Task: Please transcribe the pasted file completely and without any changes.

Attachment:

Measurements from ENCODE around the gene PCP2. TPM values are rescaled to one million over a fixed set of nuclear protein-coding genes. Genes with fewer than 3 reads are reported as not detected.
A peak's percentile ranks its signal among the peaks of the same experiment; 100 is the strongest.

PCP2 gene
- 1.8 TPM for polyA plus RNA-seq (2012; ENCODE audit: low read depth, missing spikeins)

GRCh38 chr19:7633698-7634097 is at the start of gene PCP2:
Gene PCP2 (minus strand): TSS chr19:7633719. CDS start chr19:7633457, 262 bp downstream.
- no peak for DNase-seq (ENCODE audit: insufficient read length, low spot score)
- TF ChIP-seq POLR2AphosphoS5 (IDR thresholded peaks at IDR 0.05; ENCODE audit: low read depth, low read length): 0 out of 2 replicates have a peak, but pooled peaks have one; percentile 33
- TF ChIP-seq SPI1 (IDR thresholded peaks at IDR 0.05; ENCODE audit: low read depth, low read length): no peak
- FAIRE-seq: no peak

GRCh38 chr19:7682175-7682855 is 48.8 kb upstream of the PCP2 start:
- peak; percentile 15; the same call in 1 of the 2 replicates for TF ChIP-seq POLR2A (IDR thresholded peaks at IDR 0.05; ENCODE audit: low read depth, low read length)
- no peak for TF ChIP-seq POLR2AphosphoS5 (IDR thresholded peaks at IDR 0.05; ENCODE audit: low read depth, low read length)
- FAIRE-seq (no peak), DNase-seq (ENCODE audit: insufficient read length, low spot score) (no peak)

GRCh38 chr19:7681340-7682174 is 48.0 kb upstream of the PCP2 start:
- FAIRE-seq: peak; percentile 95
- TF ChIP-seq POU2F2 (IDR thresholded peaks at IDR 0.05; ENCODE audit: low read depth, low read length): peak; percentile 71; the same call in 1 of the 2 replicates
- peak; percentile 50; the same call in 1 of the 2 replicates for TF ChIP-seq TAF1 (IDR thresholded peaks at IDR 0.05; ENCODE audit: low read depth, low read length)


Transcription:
Measurements from ENCODE around the gene PCP2. TPM values are rescaled to one million over a fixed set of nuclear protein-coding genes. Genes with fewer than 3 reads are reported as not detected.
A peak's percentile ranks its signal among the peaks of the same experiment; 100 is the strongest.

PCP2 gene
- 1.8 TPM for polyA plus RNA-seq (2012; ENCODE audit: low read depth, missing spikeins)

GRCh38 chr19:7633698-7634097 is at the start of gene PCP2:
Gene PCP2 (minus strand): TSS chr19:7633719. CDS start chr19:7633457, 262 bp downstream.
- no peak for DNase-seq (ENCODE audit: insufficient read length, low spot score)
- TF ChIP-seq POLR2AphosphoS5 (IDR thresholded peaks at IDR 0.05; ENCODE audit: low read depth, low read length): 0 out of 2 replicates have a peak, but pooled peaks have one; percentile 33
- TF ChIP-seq SPI1 (IDR thresholded peaks at IDR 0.05; ENCODE audit: low read depth, low read length): no peak
- FAIRE-seq: no peak

GRCh38 chr19:7682175-7682855 is 48.8 kb upstream of the PCP2 start:
- peak; percentile 15; the same call in 1 of the 2 replicates for TF ChIP-seq POLR2A (IDR thresholded peaks at IDR 0.05; ENCODE audit: low read depth, low read length)
- no peak for TF ChIP-seq POLR2AphosphoS5 (IDR thresholded peaks at IDR 0.05; ENCODE audit: low read depth, low read length)
- FAIRE-seq (no peak), DNase-seq (ENCODE audit: insufficient read length, low spot score) (no peak)

GRCh38 chr19:7681340-7682174 is 48.0 kb upstream of the PCP2 start:
- FAIRE-seq: peak; percentile 95
- TF ChIP-seq POU2F2 (IDR thresholded peaks at IDR 0.05; ENCODE audit: low read depth, low read length): peak; percentile 71; the same call in 1 of the 2 replicates
- peak; percentile 50; the same call in 1 of the 2 replicates for TF ChIP-seq TAF1 (IDR thresholded peaks at IDR 0.05; ENCODE audit: low read depth, low read length)